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Illinois Increases Efforts to Reduce Youth Recidivism

Aug 18, 2012, Illinois Models for Change, NPR

NPR's All Things Considered program recently reported on states reexamining how to "make sure kids who've committed a crime once don't end up in a juvenile facility again."  Reporter Cheryl Corley's story, "Kids Behind Bars: Illinois Rethinks Juvenile Justice," included interviews with Models for Change partners in Illinois.  Listen here:

Helping young offenders become responsible adults and avoid cycling in and out of prison has become a major focus of juvenile justice leaders in Illinois.

Last year, the Illinois Juvenile Justice Commission's "Youth Reentry Improvement Report" found the state's "reentry" system did little to prepare youth and their families for the youth's return home and that youth leaving prison rarely received services that could help prevent their return to expensive youth prisons.

But improvements are being made.  The Illinois Department of Juvenile Justice's Aftercare Specialist program has begun to replace adult-oriented parole officers with trained specialists who have  juvenile-only caseloads and begin working with youth and their family on the first day of the youth's incarceration.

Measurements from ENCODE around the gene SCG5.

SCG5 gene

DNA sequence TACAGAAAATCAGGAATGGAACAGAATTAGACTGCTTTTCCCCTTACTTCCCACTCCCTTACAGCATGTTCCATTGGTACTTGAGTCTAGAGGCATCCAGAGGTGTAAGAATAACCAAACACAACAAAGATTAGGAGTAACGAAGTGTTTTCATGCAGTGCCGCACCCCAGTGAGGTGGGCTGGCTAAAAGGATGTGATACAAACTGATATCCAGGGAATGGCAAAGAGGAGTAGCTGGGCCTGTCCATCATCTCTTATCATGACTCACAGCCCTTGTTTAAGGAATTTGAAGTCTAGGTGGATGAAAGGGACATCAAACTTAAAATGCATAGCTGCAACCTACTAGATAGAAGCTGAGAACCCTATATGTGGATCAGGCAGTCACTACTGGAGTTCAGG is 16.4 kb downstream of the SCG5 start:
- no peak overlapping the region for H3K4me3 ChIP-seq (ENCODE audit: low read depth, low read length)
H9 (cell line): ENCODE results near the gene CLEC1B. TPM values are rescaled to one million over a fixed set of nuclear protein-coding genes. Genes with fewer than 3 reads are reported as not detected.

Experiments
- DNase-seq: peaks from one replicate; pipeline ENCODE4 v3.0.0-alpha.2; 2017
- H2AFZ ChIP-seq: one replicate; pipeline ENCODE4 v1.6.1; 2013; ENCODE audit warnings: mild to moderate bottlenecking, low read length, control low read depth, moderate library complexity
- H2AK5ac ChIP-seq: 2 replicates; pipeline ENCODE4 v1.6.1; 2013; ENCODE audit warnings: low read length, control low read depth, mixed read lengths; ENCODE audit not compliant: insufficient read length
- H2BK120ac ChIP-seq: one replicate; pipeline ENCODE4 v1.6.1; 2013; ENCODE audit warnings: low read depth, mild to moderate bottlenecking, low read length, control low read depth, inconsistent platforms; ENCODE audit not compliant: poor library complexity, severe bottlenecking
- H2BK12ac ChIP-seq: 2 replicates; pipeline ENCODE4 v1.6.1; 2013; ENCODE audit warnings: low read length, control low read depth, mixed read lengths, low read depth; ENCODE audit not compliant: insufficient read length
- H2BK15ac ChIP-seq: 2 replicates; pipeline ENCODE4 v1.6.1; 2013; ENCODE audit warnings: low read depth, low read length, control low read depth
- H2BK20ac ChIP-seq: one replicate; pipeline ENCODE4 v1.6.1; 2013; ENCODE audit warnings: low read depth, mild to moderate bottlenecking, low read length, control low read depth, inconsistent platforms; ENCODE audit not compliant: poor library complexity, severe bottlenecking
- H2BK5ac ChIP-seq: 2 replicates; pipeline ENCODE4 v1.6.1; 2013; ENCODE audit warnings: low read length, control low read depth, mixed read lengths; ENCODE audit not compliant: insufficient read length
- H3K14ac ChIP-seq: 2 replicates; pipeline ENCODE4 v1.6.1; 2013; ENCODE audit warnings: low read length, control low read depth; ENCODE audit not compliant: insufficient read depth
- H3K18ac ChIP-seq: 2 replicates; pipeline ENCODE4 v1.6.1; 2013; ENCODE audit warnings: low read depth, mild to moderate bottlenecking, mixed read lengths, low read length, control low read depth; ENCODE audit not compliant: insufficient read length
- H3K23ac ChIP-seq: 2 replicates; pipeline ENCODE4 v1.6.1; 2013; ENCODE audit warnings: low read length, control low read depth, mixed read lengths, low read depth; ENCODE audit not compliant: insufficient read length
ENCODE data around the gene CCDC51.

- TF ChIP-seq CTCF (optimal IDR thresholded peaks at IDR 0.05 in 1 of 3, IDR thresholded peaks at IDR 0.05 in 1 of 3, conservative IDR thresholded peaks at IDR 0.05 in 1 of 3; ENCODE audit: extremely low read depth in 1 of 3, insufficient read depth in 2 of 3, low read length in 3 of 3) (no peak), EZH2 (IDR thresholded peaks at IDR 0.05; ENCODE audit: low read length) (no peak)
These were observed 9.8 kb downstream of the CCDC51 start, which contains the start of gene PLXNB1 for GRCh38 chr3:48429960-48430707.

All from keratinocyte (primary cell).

In July, the Commission announced the start of a demonstration project to help the transition of youth leaving prison and returning to their home communities.  The nearly $1.5 million pilot project is serving youth on the West Side of Chicago and in the Metro East region across the river from St. Louis, communities that have historically had among the highest rate of youth incarceration in Illinois.

Illinois Juvenile Justice Commission's "Youth Reentry Improvement Report"

Illinois Juvenile Justice Commission news release, "Demonstration Project to Help Juvenile Offenders Make Successful Transition Back to Their Home Communities"

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Models for Change is supported by the John D. and Catherine T. MacArthur Foundation, website operated by Justice Policy Institute.